Let Duke Nukem welcome you into the wild world of Daily Dunkaccino videos

Reid McCarter
·3 min read

Those brave enough to watch Adam Sandler’s Jack And Jill are given very few rewards in return for their courage, but one of them is Al Pacino’s “Dunkaccino” commercial—a transcendent example of crass native advertising that blends cynical comedy writing with self-inflicted celebrity humiliation. The immense absurdity of this scene has allowed it to live on in certain corners of the internet, celebrated and commemorated for having the sheer gall to exist at all. There is no better (or more committed) example of this than Daily Dunkaccino, a Twitter account that shares remixes of the scene every day.

Allow Duke Nukem, the flat-topped dirtbag of first-person shooters past, to show you what the Daily Dunkaccino is all about.

The Nukem video is a perfect case study in the Daily Dunkaccino form. It’s the Pacino video, but it’s been twisted into a new shape. The clip is pixelated and Duke Nukem’s voice replaces Pacino’s atop background music and sound effects from the game. In less than a minute, we’re shown what creative Dunkaccino heads can accomplish if they set their mind to it.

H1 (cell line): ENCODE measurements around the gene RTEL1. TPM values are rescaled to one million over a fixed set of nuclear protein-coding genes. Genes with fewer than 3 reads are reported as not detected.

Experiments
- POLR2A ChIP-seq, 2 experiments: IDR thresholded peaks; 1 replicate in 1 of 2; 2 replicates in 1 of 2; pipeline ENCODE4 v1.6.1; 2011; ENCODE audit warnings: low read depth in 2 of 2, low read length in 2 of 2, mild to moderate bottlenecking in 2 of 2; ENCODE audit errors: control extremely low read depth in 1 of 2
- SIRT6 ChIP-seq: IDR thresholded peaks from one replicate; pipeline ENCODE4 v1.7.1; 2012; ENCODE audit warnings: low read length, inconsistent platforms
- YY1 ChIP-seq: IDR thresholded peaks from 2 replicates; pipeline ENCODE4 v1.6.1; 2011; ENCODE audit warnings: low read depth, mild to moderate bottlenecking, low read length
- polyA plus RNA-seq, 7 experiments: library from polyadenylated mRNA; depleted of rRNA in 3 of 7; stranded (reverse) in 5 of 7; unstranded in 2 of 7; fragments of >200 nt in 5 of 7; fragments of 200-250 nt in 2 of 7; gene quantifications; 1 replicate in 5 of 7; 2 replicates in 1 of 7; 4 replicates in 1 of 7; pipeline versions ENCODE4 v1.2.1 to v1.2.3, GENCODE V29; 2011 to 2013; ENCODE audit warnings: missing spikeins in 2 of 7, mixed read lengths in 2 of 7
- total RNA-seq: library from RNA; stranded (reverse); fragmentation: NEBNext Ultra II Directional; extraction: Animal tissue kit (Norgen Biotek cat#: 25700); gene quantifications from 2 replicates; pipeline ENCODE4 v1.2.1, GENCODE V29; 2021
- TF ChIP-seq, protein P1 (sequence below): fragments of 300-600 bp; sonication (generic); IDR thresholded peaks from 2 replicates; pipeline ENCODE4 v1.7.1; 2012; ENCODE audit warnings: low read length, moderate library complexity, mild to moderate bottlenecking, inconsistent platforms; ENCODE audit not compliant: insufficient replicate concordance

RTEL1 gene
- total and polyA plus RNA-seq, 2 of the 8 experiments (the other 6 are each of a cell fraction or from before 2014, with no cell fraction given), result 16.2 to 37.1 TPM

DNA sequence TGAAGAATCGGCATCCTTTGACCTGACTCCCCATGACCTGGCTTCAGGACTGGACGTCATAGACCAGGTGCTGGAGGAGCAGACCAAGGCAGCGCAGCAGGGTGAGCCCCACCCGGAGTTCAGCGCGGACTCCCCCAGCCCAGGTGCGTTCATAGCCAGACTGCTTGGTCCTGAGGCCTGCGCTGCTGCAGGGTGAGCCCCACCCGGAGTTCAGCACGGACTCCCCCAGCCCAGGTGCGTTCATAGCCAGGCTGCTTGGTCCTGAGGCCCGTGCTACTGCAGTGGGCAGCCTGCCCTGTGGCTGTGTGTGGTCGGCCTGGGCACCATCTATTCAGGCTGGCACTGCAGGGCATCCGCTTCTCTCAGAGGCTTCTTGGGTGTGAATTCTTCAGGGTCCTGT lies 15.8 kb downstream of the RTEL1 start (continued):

Many of the remixes are drawn from video games, Al Pacino’s cinematic Trojan Horse of a Dunkin’ Donuts commercial presented with help from Team Fortress 2 voice lines or Doom and Hotline Miami aesthetics.

There are many other genres of Dunkaccino remix, though. A few of them present the scene in other languages...

...while others transform it into a Ken Burns documentary, a soul-stirring opera, a silent movie, and, maybe most appropriately of all, a horror film.

Somehow, no matter how much it’s changed, the essence of the original Dunkaccino remains. This is probably because each new remix is, ultimately, an attempt to grapple with the enormity of the scene—an ongoing work of art criticism that seeks to understand the Dunkacinno by looking at it from new angles, day in and day out, until the end of time.

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